It turned out that the second version of the technician test they gave me was quite a bit easier than the first and I passed by two questions. Having passed that one, it was free to take a crack at the general license. I took it and found myself guessing at far more of the answers than I would have liked. Apparently, I guessed well though because I passed. ...just barely - if I missed one more question, I would have failed - but I passed. It was quite a relief to finally get that taken care of. Now I will be able to use all the capabilities of our fancy HF radio. Well, I'll be able too once we finish installing it anyway. I think we have all the parts we need. It should be just a matter of bolting everything in place and wiring it all up. We intend to have that all taken care of by the end of the month. It might be sooner except that we just bought a used wind vane self steering system. We got a great deal on it and it will mean that we won't have to run our electronic autopilot across the whole Pacific. That, in turn, means that our solar panels should be able to easily take care of all our electricity needs and we won't have to run the engine to keep our batteries charged. On the down side, this thing isn't going to install itself. More on that process later.

Thursday, January 20, 2011

There's swell coming!

The forecast says there's some swell coming so we're probably going to leave La Cruz this morning and head over to Punta Mita where the good surf spots are. We'll probably be over there for a few days and we have a hard time getting the internet connection out there so we may be a bit out of touch. In the mean time, check out the pictures I posted below of our trip to Los Arcos marine park.

Wednesday, January 12, 2011

Los Arcos

We got a chance to go across the bay on Jeff and Dory's boat Journey and visit the Los Arcos National Marine Park. Check out the pictures below and their captions. I'm too lazy right now to write much more. Sorry, I'm a bad blogger.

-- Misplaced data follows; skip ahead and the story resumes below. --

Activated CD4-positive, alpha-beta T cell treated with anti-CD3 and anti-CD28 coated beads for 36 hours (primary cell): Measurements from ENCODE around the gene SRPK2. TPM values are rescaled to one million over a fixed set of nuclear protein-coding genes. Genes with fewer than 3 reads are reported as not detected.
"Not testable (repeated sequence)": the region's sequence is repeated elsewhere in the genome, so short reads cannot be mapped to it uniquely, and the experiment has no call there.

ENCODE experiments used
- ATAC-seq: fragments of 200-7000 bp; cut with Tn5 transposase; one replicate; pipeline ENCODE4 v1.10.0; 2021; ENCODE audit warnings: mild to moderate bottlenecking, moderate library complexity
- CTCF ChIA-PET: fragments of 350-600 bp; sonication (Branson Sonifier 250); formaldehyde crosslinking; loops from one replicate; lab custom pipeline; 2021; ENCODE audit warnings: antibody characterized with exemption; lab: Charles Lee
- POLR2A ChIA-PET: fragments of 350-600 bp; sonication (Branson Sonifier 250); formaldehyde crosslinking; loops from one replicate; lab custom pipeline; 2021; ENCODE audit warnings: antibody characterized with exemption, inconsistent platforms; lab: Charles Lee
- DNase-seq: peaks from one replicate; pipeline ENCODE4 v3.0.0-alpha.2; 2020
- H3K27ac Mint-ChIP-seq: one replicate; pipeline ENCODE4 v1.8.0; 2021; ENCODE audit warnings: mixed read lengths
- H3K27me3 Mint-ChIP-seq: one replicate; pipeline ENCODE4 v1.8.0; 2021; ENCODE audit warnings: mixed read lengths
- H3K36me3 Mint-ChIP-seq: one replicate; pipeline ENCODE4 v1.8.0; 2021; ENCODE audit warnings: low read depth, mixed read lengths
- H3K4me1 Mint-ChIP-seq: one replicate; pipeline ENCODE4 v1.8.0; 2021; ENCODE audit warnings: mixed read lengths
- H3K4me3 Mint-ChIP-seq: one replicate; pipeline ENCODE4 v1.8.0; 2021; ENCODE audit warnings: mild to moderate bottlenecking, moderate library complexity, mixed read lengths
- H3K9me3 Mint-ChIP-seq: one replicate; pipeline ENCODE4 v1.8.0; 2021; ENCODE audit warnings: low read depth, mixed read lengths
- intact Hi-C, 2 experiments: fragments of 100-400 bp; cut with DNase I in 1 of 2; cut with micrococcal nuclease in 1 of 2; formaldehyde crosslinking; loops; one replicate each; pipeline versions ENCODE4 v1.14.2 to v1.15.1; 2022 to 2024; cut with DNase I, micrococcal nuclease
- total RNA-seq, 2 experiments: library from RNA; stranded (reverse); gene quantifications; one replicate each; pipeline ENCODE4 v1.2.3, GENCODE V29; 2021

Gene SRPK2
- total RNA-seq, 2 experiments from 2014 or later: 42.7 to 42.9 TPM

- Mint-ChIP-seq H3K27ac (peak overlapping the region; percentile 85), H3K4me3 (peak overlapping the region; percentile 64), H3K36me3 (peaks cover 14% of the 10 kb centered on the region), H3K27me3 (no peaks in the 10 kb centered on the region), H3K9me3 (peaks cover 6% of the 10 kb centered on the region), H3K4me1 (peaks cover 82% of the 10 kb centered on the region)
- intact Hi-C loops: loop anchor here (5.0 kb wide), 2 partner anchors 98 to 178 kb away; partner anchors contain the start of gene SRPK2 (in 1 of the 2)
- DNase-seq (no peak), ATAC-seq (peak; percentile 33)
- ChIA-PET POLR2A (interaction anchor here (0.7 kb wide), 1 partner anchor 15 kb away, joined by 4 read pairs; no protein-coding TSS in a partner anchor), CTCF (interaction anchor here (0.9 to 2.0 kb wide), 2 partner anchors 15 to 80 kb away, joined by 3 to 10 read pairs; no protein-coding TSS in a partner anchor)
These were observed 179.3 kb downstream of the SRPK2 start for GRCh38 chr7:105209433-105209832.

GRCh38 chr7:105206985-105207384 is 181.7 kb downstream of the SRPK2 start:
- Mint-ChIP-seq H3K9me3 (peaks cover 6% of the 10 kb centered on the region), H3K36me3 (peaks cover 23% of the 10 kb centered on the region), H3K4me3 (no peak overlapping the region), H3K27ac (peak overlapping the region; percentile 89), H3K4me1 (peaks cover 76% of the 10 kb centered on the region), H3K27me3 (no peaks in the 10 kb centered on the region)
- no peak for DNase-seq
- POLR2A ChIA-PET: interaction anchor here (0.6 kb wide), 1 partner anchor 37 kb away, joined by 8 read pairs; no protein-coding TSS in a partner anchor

Monday, January 10, 2011

Surfing our brains out

We spent about a week anchored out at Punta Mita at the northwest end of Banderas Bay.  We only went ashore once the whole time.  The general routine was to load the boards into our dinghy in the morning and  go around the point to a really exposed surf spot and surf until about noon or so.  Then after lunch and a siesta, we'd take the dinghy to a different break or sometimes just paddle over to the break close to the anchorage.  We ended up seeing a lot of the same surfers every day and made friends with a few of them. We surfed with a guy named Jeff the most.  He's also from Ventura and he's on a sailboat called Journey (  We visited him and his wife Dory on their really nice Passport 40 to get some more information about the surf breaks to the south of us.  We ended up having a bit of boat envy after seeing all the space available on their newer, larger, and more expensive boat.  Jeff told us they have an Excel spreadsheet to keep track of what is located in the over 100 storage locations on the boat.  Oh well, that boat would cost about six times what ours cost so there's no way that we could be cruising on something like that at this point.